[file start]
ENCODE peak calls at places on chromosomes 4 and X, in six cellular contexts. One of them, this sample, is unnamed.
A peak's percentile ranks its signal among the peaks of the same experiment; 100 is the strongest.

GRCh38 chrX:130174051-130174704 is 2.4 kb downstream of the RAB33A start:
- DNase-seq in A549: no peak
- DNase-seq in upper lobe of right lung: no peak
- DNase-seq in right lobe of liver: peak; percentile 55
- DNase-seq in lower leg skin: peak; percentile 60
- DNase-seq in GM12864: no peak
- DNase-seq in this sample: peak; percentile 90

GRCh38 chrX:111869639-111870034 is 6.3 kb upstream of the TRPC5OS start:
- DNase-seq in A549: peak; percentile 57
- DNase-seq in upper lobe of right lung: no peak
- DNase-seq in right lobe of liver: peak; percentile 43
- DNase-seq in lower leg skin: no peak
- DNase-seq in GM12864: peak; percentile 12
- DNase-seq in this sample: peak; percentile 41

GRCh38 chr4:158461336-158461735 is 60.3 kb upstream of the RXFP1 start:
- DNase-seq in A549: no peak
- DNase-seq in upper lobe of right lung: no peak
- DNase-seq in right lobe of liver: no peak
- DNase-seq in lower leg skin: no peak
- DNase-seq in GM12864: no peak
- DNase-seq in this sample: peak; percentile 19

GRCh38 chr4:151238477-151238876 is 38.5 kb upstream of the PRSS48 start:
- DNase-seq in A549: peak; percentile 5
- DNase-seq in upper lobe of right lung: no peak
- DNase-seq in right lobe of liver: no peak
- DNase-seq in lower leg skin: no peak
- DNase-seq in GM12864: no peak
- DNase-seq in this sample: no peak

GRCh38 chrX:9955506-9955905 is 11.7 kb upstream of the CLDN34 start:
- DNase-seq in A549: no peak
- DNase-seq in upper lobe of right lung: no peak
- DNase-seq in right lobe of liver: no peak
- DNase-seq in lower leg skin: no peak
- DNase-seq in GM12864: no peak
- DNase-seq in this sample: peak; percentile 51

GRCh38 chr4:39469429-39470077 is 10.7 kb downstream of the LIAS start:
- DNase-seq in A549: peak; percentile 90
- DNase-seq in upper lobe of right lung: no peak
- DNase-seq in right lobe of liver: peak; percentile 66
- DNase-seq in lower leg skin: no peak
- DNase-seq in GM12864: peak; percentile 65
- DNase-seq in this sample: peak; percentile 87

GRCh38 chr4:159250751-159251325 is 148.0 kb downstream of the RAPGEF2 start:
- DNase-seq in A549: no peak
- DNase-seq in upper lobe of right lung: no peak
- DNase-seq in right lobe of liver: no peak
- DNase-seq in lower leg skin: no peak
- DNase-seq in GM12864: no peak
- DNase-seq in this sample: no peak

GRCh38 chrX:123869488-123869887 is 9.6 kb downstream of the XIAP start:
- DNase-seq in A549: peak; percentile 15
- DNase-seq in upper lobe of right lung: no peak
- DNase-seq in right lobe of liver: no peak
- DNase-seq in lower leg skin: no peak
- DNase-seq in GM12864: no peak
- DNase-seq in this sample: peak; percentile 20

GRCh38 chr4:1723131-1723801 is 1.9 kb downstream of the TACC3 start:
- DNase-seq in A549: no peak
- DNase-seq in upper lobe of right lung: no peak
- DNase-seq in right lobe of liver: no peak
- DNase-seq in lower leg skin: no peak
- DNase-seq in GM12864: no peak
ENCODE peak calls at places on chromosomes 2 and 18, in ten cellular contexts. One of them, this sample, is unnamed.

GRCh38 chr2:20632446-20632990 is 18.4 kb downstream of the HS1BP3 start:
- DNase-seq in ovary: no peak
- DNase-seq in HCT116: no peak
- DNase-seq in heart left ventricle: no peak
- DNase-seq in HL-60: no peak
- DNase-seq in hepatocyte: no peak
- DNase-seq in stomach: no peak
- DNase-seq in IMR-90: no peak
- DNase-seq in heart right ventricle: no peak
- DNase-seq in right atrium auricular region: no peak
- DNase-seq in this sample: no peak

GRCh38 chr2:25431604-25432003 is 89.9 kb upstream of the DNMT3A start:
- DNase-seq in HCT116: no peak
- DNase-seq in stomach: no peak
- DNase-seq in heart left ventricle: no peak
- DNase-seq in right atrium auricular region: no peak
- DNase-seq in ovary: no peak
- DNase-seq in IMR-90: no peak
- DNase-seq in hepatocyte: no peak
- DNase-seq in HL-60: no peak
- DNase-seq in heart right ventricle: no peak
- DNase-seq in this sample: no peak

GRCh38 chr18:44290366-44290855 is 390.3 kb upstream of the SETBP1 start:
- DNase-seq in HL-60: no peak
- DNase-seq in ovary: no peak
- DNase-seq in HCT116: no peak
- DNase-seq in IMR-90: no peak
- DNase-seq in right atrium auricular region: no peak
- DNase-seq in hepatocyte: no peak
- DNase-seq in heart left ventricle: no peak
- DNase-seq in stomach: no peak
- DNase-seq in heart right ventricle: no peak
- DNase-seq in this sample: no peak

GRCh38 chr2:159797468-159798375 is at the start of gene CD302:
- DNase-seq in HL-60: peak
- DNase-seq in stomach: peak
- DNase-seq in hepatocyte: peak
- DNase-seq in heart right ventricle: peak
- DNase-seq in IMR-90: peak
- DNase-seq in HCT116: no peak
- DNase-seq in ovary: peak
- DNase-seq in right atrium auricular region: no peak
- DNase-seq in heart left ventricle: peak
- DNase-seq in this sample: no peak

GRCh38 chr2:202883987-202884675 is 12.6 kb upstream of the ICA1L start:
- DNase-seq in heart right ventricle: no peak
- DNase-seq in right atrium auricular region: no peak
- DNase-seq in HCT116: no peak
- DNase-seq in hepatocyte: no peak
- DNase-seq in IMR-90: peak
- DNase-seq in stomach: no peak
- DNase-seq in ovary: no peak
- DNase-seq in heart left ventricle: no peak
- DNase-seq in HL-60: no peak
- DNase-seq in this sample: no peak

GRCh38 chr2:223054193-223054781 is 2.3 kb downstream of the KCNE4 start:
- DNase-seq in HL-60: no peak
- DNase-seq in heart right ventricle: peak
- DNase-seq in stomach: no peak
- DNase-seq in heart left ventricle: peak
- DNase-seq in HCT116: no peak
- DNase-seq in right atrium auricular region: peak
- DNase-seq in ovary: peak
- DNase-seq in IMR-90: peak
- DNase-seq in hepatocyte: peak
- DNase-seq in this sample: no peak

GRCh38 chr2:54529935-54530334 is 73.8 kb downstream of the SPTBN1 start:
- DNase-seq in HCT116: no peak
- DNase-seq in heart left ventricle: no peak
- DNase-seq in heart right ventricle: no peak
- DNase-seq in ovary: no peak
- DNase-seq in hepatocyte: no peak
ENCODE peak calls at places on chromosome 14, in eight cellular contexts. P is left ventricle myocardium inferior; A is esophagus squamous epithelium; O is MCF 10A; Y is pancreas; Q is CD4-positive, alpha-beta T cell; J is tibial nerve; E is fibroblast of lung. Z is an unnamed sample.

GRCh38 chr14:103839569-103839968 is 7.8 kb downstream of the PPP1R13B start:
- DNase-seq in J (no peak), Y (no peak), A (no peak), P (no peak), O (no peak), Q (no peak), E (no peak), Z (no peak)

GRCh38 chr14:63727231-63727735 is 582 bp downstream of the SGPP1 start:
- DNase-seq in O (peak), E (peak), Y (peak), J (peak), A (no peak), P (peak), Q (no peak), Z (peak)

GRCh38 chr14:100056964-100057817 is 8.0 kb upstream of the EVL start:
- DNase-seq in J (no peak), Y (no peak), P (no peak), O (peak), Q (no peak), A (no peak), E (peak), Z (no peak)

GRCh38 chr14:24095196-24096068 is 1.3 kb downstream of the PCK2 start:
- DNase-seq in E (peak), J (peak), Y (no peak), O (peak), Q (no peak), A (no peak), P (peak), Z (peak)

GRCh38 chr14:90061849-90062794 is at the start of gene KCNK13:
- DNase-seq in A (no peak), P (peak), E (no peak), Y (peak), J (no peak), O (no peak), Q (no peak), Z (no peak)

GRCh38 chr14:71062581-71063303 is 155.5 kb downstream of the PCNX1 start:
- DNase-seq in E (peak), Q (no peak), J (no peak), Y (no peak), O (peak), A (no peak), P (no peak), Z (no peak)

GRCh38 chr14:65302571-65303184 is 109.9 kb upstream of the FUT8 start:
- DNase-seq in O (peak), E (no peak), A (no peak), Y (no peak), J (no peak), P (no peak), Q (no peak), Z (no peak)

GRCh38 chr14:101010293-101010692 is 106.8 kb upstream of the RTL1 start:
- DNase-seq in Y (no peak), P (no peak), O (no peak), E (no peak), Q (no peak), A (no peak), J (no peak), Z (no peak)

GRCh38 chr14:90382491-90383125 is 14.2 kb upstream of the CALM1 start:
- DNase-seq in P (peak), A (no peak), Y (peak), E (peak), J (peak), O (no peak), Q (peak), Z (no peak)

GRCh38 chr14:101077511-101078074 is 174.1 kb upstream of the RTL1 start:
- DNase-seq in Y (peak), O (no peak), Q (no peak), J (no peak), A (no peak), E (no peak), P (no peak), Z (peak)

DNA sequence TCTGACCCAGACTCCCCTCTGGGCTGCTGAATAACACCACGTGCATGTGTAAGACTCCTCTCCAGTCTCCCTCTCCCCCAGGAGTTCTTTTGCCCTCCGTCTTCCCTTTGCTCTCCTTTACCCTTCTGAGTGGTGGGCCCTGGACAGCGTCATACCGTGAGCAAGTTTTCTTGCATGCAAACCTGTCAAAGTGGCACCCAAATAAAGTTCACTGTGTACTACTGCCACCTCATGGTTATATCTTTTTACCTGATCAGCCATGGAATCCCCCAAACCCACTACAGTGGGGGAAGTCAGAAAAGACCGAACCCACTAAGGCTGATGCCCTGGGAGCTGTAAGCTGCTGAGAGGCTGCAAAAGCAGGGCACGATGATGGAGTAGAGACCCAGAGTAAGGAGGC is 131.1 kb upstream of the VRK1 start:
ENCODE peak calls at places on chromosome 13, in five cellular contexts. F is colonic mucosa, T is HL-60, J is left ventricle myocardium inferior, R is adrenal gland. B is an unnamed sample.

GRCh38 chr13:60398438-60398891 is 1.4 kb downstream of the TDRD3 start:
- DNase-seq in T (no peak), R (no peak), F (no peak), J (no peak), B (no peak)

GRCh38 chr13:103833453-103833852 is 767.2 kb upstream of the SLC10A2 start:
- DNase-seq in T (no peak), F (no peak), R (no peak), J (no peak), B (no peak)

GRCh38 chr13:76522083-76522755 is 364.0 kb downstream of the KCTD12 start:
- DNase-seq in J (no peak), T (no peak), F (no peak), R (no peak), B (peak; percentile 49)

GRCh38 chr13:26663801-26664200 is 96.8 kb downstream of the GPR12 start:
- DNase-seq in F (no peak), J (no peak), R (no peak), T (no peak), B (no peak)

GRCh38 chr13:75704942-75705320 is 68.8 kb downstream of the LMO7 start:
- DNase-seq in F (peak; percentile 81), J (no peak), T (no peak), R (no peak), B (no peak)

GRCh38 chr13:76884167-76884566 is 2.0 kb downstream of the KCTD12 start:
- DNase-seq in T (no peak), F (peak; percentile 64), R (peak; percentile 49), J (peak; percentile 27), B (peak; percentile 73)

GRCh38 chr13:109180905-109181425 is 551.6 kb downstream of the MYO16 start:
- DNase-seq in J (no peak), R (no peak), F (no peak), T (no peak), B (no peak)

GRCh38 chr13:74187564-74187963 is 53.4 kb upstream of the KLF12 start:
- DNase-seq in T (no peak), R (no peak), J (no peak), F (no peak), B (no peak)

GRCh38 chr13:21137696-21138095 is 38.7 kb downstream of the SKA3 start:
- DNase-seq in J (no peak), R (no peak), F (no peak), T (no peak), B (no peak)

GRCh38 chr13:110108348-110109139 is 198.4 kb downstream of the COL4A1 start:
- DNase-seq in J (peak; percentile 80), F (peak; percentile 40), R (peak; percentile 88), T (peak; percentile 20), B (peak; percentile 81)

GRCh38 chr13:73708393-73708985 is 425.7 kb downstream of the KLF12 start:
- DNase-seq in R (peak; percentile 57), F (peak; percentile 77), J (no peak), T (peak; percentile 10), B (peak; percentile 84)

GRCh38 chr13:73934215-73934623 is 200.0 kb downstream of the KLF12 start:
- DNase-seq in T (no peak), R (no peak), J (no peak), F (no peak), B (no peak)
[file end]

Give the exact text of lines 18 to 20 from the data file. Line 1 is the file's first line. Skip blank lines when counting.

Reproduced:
- DNase-seq in A549: no peak
- DNase-seq in upper lobe of right lung: no peak
- DNase-seq in right lobe of liver: no peak